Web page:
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AMP's Mystery Partner; O'Dell Surveys The Conversion Scene; Birthday News

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  • Felix Kramer
    AMP, one of the emerging companies in the gas-guzzler conversion industry, made an intriguing announcement about an undefined relationship with a major
    Message 1 of 1 , Sep 28, 2010
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      AMP, one of the emerging companies in the gas-guzzler conversion
      industry, made an intriguing announcement about an undefined
      relationship with a major carmaker, prompting reports by two longtime
      automotive journalists. And we have news of a birthday milestone!

      (Shortly after it goes out on email, this posting will also be
      viewable at http://www.calcars.org/news-archive.html -- there you can
      add CalCars-News to your RSS feed.)

      HAPPY BIRTHDAY TO ANDY FRANK: This year he'll get quite a birthday
      present. Often described as "the father of the modern plug-in
      hybrid," Andy has spent more than half his life imagining, designing,
      prototyping, and educating about PHEVs. He's travelled the world,
      usually on his own dollar, promoting the concept to automakers,
      suppliers, and governments. His continuously variable transmission
      technology has attracted much attention, and some of his dozens of
      patents have been described as fundamental. It's been said that "Andy
      has been working on plug-ins so long, he's solved problems others
      don't even know exist." For decades, he's been on the Mechanical and
      Aeronautical Engineering faculty at the University of California at
      Davis. http://mae.ucdavis.edu/faculty/frank/frank.html His
      award-winning "Team Fate" retrofit projects under the FutureCar,
      FutureTruck and Challenge X programs showed the potential of PHEVs.
      His program's graduates play important roles in the auto and utility
      industries. A few years ago he co-founded and became chief
      technologist at Efficient Drivetrains Inc. to advance these
      technologies. http://www.efficientdrivetrains.com [Felix has been
      pleased to be an advisor to that company.]

      Many who've known Andy have long hoped that PHEVs would come to
      market before he retires. He shows no sign of doing that, and he
      looks, talks, and acts, much younger than 77. So our hopes are met
      and he gets his wish. Now Andy's on the list to get one of the first
      PHEVs off the production line -- he's looking forward this fall to
      driving his own Chevy Volt! (He does have to pay for it himself.)

      company with many industry veterans, some from the original GM EV-1
      team, has signed an agreement with an undisclosed major carmaker to
      electrify one if its SUVs. This is a good precedent for automakers to
      eventually partner with companies to convert some of the vehicles
      they've already sold, or to resell new vehicles converted to electric
      drive. (That's what Solectria Corp. did with some success in the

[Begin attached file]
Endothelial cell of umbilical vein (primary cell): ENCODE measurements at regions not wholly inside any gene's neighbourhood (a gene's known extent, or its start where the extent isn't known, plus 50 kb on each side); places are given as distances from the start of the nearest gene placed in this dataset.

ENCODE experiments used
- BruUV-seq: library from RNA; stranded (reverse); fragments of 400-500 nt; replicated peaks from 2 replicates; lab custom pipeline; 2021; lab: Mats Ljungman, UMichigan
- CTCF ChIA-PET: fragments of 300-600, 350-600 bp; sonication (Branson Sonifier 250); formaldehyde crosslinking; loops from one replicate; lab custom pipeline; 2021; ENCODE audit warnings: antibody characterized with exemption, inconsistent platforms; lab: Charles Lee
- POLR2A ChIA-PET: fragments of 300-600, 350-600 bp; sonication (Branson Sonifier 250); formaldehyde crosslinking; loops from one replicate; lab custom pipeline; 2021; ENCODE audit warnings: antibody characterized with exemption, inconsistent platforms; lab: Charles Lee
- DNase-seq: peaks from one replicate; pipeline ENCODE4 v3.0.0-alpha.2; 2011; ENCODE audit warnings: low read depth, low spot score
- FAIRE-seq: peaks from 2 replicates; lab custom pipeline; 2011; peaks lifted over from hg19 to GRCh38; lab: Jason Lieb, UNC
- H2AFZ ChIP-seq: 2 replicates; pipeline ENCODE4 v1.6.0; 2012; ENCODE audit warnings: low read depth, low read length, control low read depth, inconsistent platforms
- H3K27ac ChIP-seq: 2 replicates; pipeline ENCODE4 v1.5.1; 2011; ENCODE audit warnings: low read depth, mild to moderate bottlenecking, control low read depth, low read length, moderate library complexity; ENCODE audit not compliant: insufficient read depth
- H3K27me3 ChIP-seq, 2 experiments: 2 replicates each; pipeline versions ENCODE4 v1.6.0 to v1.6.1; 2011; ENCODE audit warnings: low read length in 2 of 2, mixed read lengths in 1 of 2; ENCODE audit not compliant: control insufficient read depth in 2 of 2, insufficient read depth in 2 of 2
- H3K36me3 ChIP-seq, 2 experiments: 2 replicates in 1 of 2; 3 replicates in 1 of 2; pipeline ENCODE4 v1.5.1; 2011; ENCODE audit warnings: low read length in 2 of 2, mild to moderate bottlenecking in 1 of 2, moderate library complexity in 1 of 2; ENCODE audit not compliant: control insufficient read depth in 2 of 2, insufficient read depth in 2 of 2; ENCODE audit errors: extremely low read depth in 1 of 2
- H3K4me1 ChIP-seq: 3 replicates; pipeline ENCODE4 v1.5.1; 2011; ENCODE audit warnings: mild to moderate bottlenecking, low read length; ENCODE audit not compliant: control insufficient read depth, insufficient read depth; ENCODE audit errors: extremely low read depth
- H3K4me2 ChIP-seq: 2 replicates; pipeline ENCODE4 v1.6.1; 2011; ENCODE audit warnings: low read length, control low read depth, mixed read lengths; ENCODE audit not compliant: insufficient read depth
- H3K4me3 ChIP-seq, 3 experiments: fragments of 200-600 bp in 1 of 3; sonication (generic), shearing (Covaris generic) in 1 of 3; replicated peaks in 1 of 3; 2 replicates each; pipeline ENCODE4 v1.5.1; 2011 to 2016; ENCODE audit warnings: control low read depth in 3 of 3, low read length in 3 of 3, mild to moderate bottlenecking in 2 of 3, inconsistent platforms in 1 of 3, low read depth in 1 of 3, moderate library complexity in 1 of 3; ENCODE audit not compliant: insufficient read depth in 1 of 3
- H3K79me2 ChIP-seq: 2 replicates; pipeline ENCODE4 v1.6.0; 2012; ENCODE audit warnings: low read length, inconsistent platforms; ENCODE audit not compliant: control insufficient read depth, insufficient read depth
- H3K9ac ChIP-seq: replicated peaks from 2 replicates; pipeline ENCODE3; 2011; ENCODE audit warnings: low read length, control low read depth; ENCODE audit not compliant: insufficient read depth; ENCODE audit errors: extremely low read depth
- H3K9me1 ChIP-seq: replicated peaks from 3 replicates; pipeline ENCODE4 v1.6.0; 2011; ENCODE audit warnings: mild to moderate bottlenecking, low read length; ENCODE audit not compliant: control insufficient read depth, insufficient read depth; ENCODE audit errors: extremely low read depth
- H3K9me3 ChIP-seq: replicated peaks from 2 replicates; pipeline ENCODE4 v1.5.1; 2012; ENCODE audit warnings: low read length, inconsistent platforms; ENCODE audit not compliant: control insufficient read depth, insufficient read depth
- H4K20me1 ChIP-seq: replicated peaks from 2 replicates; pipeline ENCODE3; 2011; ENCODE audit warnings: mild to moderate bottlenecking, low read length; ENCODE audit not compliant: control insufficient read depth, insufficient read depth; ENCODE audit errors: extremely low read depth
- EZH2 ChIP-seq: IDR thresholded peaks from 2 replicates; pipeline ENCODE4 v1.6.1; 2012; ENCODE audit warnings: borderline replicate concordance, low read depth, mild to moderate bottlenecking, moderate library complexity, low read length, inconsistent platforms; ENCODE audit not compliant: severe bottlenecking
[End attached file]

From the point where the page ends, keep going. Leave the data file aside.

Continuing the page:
1990s.) AMP's CEO Steve Burns nails the most important issue: "Time
      is not a luxury, it's a race to the finish now -- AMP possesses the
      scalability and nimbleness to get an OEM to mass production with an
      already existing model literally within months" in the company's
      press release.

      MEDIA ABOUT AMP: Veteran automotive journalist Paul Eisenstein gave a
      very positive review to the company's conversion of a Chevy Equinox
      into a 0-60 in seven seconds, 150-mile range EV (at a high cost of

      QUICK REACTION FROM GM: Jim Motavalli also got a chance to drive the
      He also got to think about one of the more interesting questions,
      prompting an exchange between the company's CEO and GM:

      Amp could presumably produce cheaper conversions of the Equinox if it
      started with so-called "glider" versions of the car minus their
      gasoline drivetrains. But though the company is seeking such a
      relationship with General Motors, Amp doesn't have one now. "G.M.
      doesn't know if we are friend or foe," Mr. Burns said. "They're
      trying to figure it out." Rob Peterson, a G.M. spokesman, said,
      "We're pro-E.V., and it's a good thing that there others out there
      moving the electric vehicle market forward."

      ONE OF THE BEST ROUNDUPS ON CONVERSIONS came from John O'Dell, Senior
      Editor at Edmunds: "PHEV Conversions Slow to Catch On in U.S., But
      Could Be Big Elsewhere; Low Cost 'Revolo' Hybridization Kit Could
      Boost India's Presence in Gas-Electric Arena. Read it all at
      or see our excerpts below:

      The idea of converting existing gas- and diesel-burners to plug-in
      hybrids with electric-drive systems that augment their internal
      combustion powerplants and boost their fuel economy through the roof
      is a compelling one.

      Selling new hybrids and electric vehicles helps slow our use of oil
      and reduce air pollution and CO2 emissions from transportation, but
      it will take decades to sell enough to meaningfully dilute the impact
      of the nearly 1 billion internal combustion vehicles on the world's
      roads today. But convert many of those existing vehicles to electric
      drive and the impact could be tremendous and immediate. That's been
      the message that plug-in advocates such as CalCars founder Felix
      Kramer and University of California engineering professor Andy Frank
      have been preaching for years.

      It looks like at least a few people have been listening - at home and